However, post-transplant, the Plaintiff had been recorded on social media when on his roof, using a saw on tree branches. The Plaintiff stated he could conduct similar tasks on good days, but that he struggled on his bad days. He added that he had been advised by his doctors that, due to the anti-rejection medication required, he was “statistically certain” to develop cancer in the future. In December 2020, whilst he was employed as an engineer in a hotel and casino, he often had to call in sick because of fatigue. He said that he was anxious over his job security.
The treating physician, Dr Evans Kransdorf, stated that, post-transplant, the Plaintiff would require long term surveillance, blood evaluations, medication management, and periodic visits with the transplant team, over the initial six years post-transplant.
Dr Kransforf concluded that failure to follow these procedures would increase the chances of organ rejection, advanced heart failure, and death.
Cardio-thoracic surgeon Dr Brian Lima outlined the plan of the plaintiff’s follow-up care. This report was consistent with the treatment explained within the Plaintiff’s deposition and that of the treating physician.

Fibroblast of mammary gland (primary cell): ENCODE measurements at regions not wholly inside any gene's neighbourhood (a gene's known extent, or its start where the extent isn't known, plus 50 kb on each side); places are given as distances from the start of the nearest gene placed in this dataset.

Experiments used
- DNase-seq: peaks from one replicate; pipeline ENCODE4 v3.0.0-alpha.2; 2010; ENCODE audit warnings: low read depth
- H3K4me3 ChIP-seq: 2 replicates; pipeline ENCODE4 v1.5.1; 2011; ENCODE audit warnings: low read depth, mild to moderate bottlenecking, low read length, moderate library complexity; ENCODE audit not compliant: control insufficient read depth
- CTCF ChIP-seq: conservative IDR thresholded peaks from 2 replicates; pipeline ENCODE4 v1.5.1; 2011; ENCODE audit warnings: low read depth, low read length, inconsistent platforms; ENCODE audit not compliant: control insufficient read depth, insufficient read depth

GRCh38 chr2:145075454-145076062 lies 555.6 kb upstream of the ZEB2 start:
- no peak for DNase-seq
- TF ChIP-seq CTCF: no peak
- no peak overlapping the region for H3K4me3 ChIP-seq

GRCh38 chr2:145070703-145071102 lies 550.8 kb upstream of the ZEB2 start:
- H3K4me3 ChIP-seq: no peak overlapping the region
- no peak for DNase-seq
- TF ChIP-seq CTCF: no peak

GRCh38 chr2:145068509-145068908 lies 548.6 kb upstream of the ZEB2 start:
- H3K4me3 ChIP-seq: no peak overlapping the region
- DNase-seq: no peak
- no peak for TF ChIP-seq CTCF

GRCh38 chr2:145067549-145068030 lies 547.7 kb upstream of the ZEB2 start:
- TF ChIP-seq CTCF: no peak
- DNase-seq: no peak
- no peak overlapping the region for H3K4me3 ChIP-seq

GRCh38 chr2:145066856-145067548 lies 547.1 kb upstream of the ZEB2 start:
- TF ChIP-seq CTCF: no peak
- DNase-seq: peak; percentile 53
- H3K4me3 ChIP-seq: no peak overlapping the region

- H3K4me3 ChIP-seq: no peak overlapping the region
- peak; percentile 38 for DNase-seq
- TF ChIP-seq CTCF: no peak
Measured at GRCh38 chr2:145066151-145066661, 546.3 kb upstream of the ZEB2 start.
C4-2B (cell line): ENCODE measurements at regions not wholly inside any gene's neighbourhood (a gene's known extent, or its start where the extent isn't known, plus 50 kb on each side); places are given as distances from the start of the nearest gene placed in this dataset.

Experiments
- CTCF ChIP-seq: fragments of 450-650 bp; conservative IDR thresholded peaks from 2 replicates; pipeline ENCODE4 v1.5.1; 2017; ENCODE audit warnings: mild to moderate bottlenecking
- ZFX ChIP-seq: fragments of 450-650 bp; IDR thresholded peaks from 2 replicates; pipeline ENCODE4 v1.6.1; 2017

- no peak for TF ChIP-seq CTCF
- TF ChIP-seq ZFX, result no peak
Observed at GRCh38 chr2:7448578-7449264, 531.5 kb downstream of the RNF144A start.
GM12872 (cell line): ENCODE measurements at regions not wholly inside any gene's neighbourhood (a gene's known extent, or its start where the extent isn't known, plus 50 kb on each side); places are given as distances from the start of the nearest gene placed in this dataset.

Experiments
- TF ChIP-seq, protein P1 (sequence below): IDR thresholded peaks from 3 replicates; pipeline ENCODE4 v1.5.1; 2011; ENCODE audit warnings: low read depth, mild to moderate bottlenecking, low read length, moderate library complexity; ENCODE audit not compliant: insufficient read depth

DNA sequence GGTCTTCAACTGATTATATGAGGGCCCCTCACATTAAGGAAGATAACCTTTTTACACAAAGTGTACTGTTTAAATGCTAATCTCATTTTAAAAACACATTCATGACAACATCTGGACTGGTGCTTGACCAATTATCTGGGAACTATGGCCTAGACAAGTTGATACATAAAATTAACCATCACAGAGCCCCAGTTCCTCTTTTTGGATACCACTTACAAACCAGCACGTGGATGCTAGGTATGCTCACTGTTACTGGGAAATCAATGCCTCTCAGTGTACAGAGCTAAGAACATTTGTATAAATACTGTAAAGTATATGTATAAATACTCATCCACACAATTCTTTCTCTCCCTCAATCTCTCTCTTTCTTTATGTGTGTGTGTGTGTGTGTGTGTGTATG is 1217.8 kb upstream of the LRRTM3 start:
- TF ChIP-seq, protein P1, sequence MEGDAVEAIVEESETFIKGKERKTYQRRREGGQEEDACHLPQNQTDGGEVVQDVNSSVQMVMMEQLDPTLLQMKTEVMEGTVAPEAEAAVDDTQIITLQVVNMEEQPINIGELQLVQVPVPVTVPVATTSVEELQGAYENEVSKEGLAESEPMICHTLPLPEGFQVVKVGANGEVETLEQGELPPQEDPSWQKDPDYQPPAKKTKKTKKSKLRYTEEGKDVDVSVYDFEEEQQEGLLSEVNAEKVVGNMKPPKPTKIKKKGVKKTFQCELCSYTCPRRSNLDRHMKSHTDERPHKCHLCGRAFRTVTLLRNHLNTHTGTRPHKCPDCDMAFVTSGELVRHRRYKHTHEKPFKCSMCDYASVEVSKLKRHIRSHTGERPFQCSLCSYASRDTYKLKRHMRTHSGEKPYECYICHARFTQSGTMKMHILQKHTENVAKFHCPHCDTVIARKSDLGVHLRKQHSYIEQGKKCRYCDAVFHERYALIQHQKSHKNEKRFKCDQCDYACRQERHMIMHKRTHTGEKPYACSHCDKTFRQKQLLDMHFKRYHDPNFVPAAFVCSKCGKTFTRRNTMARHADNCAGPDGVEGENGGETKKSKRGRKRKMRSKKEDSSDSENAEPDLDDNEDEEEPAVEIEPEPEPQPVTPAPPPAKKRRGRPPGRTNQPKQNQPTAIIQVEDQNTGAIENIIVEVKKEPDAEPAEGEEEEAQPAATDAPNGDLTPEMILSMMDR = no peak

Schedules were outlined to monitor organ rejection, heart biopsy visits, annual blood work, cancer screening, heart catheterization and assessments to monitor coronary artery disease.
Aaron M Woodson met with the Plaintiff to prepare a life care plan, as part of which he calculated the expenditure of currently prescribed follow-up care and medications based upon a life expectancy of a 36-year-old male (42.4 years – although this could change upon additional medical input from treating physicians).
This preliminary report did not comment on the issue of MMI, and it was not relied upon by the Court, despite being retained and relied upon by the Plaintiff.
Dr Jonathan D Rich, a heart failure and transplant physician, retained by the defendant, summarised the Plaintiff’s medical history, in addition to reviewing the reports post-transplant. He concluded that the Plaintiff “thrived following his heart transplant and should be expected to have a long-term outcome at least as favourable to those who also do well during the first year following heart transplantation”. Records revealed that the Plaintiff suffered no post-transplant complications, no hospitalization, and no evidence of cardiac rejection. Overall, the opinion was consistent with the other experts, with the caveat that, if the Plaintiff continued to adhere to his schedule for assessments, the risk of complications or death was “overall low.”
Dr Rich concluded that:
- the Plaintiff’s condition was akin to that of an otherwise “healthy” patient with diabetes mellitus.
- the Plaintiff “appears to have done as well as could be possibly expected following his 2019 transplant”.